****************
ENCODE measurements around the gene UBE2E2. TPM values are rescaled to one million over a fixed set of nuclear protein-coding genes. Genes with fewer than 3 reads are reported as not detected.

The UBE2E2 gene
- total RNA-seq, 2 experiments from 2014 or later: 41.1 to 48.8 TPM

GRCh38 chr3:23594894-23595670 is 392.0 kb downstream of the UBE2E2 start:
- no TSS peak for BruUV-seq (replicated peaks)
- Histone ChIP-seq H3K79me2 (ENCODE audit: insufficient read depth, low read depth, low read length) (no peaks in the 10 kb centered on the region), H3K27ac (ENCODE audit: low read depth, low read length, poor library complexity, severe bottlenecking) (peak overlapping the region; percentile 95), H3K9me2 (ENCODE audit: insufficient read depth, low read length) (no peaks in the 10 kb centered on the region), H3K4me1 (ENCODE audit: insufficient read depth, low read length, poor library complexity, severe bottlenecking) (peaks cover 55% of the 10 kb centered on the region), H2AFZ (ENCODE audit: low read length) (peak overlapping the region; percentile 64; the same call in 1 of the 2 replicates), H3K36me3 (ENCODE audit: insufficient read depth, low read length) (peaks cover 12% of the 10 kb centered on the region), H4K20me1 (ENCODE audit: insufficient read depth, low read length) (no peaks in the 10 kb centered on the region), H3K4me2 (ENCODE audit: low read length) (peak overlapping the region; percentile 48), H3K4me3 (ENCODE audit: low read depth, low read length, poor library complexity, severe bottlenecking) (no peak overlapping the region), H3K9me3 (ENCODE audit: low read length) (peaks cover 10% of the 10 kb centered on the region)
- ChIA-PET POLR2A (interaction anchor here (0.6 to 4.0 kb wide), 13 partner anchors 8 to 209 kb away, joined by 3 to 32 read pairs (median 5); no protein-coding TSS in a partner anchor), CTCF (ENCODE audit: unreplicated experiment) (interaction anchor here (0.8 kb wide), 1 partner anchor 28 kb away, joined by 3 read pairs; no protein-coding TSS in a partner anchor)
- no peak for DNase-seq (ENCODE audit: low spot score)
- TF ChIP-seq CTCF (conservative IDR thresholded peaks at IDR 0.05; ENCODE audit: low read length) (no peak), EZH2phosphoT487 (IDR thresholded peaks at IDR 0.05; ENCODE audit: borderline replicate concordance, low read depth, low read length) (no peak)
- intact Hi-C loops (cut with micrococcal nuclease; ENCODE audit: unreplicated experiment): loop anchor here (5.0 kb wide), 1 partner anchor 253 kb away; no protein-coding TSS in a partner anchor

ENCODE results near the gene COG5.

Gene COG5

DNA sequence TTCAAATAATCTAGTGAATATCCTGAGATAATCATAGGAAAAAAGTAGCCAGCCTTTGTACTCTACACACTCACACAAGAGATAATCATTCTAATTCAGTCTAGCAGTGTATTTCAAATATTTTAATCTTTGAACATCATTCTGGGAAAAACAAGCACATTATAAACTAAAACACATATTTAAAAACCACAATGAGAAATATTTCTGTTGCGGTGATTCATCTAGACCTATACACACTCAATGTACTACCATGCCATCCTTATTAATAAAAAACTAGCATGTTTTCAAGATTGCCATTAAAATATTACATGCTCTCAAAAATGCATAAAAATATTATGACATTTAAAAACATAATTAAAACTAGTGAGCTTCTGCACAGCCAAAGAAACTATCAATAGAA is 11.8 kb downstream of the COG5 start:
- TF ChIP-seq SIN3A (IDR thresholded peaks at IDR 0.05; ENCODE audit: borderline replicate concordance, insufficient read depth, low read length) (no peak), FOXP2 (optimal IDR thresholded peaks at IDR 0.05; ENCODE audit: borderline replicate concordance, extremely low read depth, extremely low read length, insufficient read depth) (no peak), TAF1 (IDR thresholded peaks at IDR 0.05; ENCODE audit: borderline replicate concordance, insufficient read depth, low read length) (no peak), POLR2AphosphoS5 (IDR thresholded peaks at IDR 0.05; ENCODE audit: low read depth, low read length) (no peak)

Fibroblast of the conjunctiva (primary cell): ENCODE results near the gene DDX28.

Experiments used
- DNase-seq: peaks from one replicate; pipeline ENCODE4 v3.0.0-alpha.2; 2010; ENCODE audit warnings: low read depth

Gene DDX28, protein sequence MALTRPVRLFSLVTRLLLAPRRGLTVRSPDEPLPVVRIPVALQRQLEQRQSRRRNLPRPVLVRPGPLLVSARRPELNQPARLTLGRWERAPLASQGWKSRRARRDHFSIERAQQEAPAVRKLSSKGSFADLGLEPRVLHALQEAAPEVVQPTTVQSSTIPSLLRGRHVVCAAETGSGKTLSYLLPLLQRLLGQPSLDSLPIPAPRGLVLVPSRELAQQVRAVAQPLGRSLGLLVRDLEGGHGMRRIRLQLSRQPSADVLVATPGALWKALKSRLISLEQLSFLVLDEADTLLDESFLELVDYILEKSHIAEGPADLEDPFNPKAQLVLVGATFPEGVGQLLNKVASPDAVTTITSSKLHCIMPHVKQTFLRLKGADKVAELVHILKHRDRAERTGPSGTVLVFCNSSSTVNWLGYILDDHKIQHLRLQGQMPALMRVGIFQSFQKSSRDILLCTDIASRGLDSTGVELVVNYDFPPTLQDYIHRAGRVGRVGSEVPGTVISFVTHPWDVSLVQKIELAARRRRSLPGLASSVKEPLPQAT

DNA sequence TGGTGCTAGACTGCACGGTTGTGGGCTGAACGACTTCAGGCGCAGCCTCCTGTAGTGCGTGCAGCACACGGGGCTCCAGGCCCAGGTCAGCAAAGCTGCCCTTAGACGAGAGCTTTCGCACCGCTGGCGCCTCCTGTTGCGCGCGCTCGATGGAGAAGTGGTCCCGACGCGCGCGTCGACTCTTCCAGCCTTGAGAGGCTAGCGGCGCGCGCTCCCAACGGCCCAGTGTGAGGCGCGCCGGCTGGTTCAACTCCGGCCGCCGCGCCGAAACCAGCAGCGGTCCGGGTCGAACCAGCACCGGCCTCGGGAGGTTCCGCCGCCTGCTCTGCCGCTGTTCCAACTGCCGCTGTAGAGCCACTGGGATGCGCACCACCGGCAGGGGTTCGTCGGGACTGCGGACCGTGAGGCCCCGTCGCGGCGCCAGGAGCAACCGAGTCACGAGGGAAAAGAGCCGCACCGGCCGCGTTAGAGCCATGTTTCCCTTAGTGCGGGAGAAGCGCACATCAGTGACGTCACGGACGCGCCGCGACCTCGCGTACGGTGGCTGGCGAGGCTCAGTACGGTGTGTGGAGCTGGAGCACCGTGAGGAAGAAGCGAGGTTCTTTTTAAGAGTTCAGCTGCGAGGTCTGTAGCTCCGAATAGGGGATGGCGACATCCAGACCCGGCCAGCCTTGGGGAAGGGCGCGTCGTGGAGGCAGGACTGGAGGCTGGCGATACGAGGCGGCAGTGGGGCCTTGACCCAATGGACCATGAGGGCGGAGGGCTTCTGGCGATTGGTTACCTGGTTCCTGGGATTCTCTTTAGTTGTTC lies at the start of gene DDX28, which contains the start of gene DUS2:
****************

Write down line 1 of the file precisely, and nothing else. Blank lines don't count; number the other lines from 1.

ENCODE measurements around the gene UBE2E2. TPM values are rescaled to one million over a fixed set of nuclear protein-coding genes. Genes with fewer than 3 reads are reported as not detected.